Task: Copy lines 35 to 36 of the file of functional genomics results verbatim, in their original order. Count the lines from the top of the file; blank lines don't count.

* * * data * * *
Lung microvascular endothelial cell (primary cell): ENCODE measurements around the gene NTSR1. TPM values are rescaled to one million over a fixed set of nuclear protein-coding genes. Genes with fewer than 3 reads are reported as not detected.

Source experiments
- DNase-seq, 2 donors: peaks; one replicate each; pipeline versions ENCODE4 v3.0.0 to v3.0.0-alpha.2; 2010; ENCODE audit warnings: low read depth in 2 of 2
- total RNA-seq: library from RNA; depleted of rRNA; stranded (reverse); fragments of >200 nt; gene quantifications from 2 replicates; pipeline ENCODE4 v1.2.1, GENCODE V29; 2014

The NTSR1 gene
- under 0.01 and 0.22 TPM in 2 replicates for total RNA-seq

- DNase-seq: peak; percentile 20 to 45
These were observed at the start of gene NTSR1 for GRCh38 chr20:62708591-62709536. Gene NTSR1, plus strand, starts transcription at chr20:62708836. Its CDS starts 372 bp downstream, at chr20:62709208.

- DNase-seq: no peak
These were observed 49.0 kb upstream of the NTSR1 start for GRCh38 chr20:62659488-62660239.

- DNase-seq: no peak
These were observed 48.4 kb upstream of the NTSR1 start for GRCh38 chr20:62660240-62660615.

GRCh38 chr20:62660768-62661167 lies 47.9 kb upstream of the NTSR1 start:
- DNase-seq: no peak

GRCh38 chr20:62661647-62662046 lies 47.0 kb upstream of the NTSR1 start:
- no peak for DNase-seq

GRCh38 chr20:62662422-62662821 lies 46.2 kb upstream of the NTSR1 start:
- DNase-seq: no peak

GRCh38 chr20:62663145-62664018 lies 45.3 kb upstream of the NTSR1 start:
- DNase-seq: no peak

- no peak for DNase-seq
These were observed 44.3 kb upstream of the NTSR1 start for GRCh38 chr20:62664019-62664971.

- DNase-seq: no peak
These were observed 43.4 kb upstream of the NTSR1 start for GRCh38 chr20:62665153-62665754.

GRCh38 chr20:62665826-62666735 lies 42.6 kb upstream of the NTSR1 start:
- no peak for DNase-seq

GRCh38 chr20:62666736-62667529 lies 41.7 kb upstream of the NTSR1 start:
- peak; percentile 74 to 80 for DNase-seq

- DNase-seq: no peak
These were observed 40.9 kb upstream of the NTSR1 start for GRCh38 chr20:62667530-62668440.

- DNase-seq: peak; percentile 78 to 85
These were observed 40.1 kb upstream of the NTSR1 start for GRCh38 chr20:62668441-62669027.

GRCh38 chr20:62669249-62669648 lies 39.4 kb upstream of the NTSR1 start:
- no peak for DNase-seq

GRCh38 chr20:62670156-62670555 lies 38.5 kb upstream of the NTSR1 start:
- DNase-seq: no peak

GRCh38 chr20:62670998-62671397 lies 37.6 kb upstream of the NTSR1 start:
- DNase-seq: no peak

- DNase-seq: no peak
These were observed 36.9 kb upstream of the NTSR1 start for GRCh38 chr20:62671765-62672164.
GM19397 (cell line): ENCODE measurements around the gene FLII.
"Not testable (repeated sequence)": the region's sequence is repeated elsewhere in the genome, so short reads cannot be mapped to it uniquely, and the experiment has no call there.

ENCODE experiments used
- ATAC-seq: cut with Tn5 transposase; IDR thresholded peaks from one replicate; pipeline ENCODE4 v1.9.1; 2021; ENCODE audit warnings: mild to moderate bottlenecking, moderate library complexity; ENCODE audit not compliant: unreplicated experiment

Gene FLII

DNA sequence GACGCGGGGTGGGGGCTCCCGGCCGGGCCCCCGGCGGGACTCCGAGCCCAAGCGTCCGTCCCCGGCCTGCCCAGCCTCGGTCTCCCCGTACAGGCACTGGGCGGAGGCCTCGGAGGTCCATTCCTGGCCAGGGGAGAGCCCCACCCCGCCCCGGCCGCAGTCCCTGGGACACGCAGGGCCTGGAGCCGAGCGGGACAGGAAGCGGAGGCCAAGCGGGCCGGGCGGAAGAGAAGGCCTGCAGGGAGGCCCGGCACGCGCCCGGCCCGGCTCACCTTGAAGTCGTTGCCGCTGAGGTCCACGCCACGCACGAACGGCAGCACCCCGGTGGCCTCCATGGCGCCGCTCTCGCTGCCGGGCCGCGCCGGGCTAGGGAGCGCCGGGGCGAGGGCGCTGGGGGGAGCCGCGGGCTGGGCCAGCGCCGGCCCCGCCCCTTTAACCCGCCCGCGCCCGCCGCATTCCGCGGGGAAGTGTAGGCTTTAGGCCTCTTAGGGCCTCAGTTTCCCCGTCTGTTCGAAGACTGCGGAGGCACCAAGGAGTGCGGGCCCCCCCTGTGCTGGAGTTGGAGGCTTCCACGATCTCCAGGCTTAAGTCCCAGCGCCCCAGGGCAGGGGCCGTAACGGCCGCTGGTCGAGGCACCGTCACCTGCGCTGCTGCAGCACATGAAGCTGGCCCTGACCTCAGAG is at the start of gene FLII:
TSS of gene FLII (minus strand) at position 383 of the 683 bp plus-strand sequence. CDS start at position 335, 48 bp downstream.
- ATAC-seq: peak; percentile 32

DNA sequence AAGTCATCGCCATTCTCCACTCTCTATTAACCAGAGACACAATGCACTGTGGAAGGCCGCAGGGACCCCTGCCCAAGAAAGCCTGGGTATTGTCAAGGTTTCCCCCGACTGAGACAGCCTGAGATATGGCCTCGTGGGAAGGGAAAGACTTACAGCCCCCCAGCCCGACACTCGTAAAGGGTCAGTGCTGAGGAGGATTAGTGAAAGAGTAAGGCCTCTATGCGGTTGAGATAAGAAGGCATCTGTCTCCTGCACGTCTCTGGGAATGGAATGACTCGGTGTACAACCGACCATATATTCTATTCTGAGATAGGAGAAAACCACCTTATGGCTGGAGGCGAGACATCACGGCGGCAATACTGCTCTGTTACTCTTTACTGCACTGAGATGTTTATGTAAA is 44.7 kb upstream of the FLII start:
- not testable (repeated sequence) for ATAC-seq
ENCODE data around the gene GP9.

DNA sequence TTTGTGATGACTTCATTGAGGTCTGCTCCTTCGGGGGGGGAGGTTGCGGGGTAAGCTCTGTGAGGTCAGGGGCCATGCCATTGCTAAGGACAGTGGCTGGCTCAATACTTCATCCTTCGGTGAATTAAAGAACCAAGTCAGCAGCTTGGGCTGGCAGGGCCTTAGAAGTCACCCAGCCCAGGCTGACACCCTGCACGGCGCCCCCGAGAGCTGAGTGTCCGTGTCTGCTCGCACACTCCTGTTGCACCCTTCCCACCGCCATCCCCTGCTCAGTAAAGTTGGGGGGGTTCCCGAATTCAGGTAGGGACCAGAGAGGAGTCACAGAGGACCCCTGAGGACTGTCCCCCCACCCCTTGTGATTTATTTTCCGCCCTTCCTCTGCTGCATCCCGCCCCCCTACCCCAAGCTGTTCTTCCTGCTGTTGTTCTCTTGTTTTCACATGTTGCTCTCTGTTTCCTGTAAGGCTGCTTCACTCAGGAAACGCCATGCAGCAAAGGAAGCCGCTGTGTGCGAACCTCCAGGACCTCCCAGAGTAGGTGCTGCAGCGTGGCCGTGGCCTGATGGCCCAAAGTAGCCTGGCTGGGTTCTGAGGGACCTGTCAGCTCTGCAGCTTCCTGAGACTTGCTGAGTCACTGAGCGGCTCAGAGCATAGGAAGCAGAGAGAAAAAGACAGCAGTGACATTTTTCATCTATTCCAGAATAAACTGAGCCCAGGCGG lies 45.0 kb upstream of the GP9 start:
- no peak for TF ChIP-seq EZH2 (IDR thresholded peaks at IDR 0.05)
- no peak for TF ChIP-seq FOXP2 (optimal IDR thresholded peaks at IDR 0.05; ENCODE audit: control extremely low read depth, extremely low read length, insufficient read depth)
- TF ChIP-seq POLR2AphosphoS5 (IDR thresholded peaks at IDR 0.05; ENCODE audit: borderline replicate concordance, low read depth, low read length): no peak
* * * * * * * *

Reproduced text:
GRCh38 chr20:62670156-62670555 lies 38.5 kb upstream of the NTSR1 start:
- DNase-seq: no peak